Macquarie University
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Design and development of an access control architecture for the Internet of Things

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posted on 2022-03-28, 22:52 authored by Shantanu Pal
The emergence of the Internet of Things (IoT) has already produced significant changes in our everyday lives, where everything and anything can be connected and communicated in the cyber-physical world. With the proliferation of smart mobile devices, intelligent sensors, wearable devices, and ubiquitous Internet and cloud computing, the use of the IoT is growing at an increasing rate. However, this growth poses numerous challenges for the designers and users of these systems. One significant challenge is the provision of security within the IoT. The high mobility of things, the potential scale of the systems in the number of things and users combined with dynamic network topology and wireless communication mediums create a challenging environment. This is only exacerbated by the limitations in device memory, battery-life and processing capacity, arguing against the use of ‘heavy-weight’ security architectures. In this thesis, we examine security mechanisms for large-scale IoT systems, in particular, the need for access control, identity management, delegation of access rights and the provision of trust within such systems. We propose an access control architecture for the IoT. Our policy-based approach provides fine-grained access for authorized users to services while protecting valuable resources from unauthorized access. We use a hybrid approach by employing attributes, roles and capabilities for our authorization design. We apply attributes for role membership assignment and in permission evaluation. Membership of roles grants capabilities. The capabilities which are issued may be parameterized based on further attributes of the user and are then used to access specific services provided by IoT devices. This significantly reduces the number of policies required for specifying access control settings. The proposed scheme is XACML driven. We also propose an identity-less, asynchronous and decentralized delegation model for the IoT leveraging the advantage of blockchain technology. We describe system components, architecture and key aspects related to the security of the system for both the access control and access control delegation models. One significant issue of this thesis is the use of attributes for identifying an entity rather than depending upon the unique concrete identity of that entity. That said, we use attributes to validate an entity rather than depending upon unique identities. We have implemented a proof of concept prototype of the proposed access control architecture and provide a detailed performance analysis of the implementation. Evaluation results show that our access control approach requires minimal additional overhead when compared to other proposals employing capabilities for access control in the IoT. For the delegation of access rights, we demonstrate the feasibility of the model through use-case examples and analyze the performance with a proof of concept testbed implementation using Ethereum private blockchain. To better understand IoT identity, we outline the foundations for building a formal model of IoT identity based on attributes. We take the approach of attribute-based identity and examine the notion of trust in an IoT context. We propose a trust model for the IoT by considering the uncertainty that exists in such systems. The contributions of the thesis shows that it is feasible to incorporate the use of attributes in all the cases including access control, delegation of access rights, management and modeling of identity and finally building the notion of trust to achieve both fine-grained and flexible system design in large-scale IoT systems.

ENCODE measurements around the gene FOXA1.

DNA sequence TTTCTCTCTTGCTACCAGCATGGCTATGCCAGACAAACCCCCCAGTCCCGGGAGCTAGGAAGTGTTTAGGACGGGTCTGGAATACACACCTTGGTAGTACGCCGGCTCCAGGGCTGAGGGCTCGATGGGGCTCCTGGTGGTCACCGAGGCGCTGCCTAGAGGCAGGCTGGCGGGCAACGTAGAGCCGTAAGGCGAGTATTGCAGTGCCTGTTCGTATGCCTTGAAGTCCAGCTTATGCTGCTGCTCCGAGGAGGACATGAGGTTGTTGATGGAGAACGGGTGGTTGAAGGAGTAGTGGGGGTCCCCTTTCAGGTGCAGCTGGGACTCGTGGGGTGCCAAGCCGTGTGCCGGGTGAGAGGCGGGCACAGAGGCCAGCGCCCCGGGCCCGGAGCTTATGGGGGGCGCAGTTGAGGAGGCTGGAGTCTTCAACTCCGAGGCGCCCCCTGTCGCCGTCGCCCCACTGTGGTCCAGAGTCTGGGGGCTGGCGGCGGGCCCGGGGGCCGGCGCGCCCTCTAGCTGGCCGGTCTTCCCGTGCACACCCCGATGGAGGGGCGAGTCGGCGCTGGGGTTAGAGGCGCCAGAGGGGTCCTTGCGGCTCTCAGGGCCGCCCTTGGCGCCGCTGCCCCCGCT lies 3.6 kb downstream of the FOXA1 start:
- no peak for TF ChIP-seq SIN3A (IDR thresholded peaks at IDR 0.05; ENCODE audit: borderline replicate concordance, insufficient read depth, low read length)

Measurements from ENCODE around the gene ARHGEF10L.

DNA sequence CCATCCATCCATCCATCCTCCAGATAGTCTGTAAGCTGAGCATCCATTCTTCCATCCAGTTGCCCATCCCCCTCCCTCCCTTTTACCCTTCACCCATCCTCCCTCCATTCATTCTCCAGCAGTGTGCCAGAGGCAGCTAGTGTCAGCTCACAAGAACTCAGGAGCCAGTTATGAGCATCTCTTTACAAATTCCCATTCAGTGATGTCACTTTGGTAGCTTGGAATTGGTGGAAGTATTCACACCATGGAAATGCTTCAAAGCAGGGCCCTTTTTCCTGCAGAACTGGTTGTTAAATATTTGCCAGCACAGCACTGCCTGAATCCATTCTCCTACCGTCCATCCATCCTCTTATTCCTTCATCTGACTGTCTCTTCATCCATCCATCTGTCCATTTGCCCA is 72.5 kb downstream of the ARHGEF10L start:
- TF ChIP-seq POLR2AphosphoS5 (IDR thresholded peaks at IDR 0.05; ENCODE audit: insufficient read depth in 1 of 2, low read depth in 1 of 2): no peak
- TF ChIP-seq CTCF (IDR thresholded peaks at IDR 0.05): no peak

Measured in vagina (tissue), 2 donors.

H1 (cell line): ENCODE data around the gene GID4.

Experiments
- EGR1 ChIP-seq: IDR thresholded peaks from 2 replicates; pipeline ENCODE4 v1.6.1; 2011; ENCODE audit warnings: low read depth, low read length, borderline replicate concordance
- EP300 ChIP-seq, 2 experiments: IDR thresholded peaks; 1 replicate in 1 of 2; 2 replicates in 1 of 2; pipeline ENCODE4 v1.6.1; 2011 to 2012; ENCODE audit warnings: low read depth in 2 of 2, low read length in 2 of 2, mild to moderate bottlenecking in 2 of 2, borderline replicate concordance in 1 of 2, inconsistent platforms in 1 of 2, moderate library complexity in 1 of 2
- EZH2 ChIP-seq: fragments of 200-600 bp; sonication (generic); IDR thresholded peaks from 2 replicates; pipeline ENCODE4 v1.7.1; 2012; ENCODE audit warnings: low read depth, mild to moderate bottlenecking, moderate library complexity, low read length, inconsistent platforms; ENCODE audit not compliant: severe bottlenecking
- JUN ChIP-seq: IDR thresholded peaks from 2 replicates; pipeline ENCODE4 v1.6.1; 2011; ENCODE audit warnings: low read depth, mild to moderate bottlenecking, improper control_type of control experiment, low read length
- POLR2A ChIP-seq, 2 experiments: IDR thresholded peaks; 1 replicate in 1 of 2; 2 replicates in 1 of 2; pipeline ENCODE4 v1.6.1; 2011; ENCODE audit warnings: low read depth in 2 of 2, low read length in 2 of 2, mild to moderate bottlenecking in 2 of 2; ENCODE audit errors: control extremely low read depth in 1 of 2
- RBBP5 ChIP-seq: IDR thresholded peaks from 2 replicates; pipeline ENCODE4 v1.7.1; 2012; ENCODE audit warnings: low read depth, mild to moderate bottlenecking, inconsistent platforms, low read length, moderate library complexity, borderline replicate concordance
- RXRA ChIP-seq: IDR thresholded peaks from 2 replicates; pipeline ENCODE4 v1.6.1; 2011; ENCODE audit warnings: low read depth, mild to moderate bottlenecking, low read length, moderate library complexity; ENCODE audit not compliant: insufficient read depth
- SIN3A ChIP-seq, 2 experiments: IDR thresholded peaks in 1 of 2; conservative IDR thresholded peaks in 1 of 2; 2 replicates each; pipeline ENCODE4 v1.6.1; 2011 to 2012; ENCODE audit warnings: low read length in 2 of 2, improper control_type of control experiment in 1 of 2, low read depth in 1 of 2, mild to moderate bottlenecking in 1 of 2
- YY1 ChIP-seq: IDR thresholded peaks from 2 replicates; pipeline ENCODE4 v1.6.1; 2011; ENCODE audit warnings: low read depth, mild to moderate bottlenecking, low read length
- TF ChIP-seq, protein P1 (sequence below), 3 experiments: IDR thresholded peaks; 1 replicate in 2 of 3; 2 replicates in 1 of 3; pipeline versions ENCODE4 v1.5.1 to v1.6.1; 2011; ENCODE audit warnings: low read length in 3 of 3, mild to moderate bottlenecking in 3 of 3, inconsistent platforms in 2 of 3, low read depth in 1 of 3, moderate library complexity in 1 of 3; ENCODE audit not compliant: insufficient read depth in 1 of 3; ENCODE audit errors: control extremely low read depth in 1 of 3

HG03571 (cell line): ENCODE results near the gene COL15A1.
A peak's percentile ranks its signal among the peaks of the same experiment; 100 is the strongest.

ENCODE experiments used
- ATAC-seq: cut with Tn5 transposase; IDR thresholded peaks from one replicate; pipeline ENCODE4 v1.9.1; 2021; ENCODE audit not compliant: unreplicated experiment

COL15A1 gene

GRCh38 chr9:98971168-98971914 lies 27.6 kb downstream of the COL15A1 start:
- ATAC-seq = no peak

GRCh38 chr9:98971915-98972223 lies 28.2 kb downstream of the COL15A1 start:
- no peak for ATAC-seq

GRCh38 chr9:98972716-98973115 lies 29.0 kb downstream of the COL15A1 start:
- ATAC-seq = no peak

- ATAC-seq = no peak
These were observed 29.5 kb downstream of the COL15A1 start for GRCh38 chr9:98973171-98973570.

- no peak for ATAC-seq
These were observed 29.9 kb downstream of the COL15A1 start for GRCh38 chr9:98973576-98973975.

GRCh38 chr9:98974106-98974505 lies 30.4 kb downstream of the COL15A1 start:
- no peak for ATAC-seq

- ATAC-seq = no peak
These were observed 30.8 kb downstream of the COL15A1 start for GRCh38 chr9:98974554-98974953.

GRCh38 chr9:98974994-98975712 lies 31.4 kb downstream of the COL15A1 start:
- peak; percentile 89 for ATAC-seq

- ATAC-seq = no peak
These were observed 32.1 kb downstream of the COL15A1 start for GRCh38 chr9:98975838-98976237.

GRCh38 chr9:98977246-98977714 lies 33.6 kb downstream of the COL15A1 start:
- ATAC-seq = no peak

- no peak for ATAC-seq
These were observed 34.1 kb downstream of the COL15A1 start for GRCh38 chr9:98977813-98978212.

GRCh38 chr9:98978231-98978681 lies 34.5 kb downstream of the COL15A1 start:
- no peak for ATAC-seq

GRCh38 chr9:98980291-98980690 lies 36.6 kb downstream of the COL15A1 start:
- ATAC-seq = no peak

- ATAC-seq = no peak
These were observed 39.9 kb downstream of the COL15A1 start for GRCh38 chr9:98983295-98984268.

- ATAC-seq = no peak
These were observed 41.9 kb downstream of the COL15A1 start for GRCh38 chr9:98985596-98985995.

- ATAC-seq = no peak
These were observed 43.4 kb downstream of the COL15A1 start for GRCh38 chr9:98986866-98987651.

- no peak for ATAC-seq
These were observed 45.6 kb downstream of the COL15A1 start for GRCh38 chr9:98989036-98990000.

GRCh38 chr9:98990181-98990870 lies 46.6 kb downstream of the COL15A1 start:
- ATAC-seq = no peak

Table of Contents

1. Introduction -- 2. Background and related work -- 3. Developing an IoT access control architecture -- 4. System implementation and evaluation -- 5. Modeling and management of identity -- 6. Delegation of access rights -- 7. Integrating trust to IoT access control -- 8. Conclusion -- Appendices -- Bibliography.


Bibliography: pages 263-311 Empirical thesis.

Awarding Institution

Macquarie University

Degree Type

Thesis PhD


PhD, Macquarie University, Faculty of Science and Engineering, Department of Computing

Department, Centre or School

Department of Computing

Year of Award


Principal Supervisor

Michael Hitchens

Additional Supervisor 1

Vijay Varadharajan


Copyright Shantanu Pal 2019. Copyright disclaimer:




1 online resource (x, 311 pages) colour illustrations

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